About Uniontown, a rural community at the center of an urban region
The founder of Uniontown was Thomas Montgomery who was referred to by his family as "a bit of a wanderer." For some unknown reason he left New York during the Civil War in 1863. He reached the Uniontown area in 1867, filed a homestead claim in 1874, obtained a post office for Uniontown in 1878 and filed the plat for Uniontown in 1879. Many of the first settlers that came to the new town of Uniontown were first or second generation German and Swiss immigrants with a strong, but not exclusive, Catholic background.
Thomas Montgomery was apparently a difficult man to get along with and several businesses moved buildings and businesses three miles down the road to the competing community of Colton due to disputes with Mr. Montgomery. Thomas Montgomery continued to buy and sell property in Uniontown until 1883. December 8 of that year he was killed as a result of a dispute.
One of the other constructive but difficult characters in Uniontown's history was Father Anton Joehren. He started the project to build the existing St. Boniface church in 1888, but work stopped in 1892 due to a dispute between the priest and some parish members. The project was completed in 1905 under the leadership of a new priest. Because of his difficult nature, the Benedictine Sisters moved from Uniontown to the new parish in Colton in 1894 and then moved to Cottonwood, Idaho in 1906 and established the St. Gertrude Monastery.
From its founding into the 1860s, Uniontown was a commercial, manufacturing, transportation, social and farming center. Businesses included a grocery store, brewery, phone company, brick yard, bank, hardware store, lumberyard, farm supply company, newspaper, railroad and hotel. There were both Catholic and public schools. Over the past 50 years there have been 2 major changes that have had drastic effects on the business life in Uniontown. As farming has been mechanized, the size of farms has increased and the number of people needed to work a farm decreased. The other major change was in transportation including road improvements and the development of barge transportation on the Snake River. These changes resulted in the discontinuation of train service to Uniontown in 1981 and centralization of commercial services in larger nearby communities 15 miles north and 15 miles south of Uniontown. The public and Catholic schools were consolidated in Colton. The Catholic church shares a priest with the Colton church and the protestant church has a small but active congregation.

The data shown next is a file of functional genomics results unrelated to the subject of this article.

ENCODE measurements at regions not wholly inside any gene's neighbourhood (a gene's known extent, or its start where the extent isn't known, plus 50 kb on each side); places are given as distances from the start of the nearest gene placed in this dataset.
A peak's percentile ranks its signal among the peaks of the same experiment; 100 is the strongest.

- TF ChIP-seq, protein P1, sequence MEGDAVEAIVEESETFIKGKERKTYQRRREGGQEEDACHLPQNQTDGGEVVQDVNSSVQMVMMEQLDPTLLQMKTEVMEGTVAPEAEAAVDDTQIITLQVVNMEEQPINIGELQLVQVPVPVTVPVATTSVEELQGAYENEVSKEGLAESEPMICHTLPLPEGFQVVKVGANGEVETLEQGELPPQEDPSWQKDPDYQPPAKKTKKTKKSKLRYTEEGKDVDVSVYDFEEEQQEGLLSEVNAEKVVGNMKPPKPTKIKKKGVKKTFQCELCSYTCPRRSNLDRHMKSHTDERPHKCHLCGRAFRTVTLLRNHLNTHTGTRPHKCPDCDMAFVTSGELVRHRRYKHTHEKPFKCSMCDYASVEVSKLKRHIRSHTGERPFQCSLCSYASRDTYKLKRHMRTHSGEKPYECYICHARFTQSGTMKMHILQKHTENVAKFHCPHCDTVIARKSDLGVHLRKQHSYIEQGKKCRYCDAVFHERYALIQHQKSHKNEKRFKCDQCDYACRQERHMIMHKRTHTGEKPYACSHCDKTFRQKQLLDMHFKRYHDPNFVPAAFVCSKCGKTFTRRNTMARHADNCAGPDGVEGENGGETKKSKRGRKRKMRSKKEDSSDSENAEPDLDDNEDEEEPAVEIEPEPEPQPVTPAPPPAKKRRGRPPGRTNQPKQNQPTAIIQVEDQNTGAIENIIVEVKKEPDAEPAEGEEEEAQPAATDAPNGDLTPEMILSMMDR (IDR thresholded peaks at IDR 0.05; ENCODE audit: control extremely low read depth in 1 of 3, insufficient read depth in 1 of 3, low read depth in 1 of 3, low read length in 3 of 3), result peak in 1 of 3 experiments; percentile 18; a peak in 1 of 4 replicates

Residents of Uniontown have a reputation for being interesting, strong minded and not afraid to try new things or work as volunteers on community projects. For example, the first telephone line was brought to Uniontown in 1886 by a group of residents and at the urging of residents, local internet service was set-up by Inland Phone company in 1997 before most rural areas had internet service.
Uniontown has the advantages of a small rural town combined with the benefits provided by being at the center of an urban region with major universities, retail centers and regional airports all within 20 miles of Uniontown. There are 499 residents within the immediate Uniontown area and 1270 people within the Uniontown/Colton community. Uniontown is surrounded by farms in a rural setting but is in the geographic center between the cities of Pullman and Moscow to the north and Lewiston and Clarkston to the south. The regional population of the quad cities area is over 136,000.
You can find detailed data about Uniontown at: http://www.city-data.com/city/Uniontown-Washington.html.
Click here to see a great video on the Palouse produced by Jane Loughney: video on the Palouse.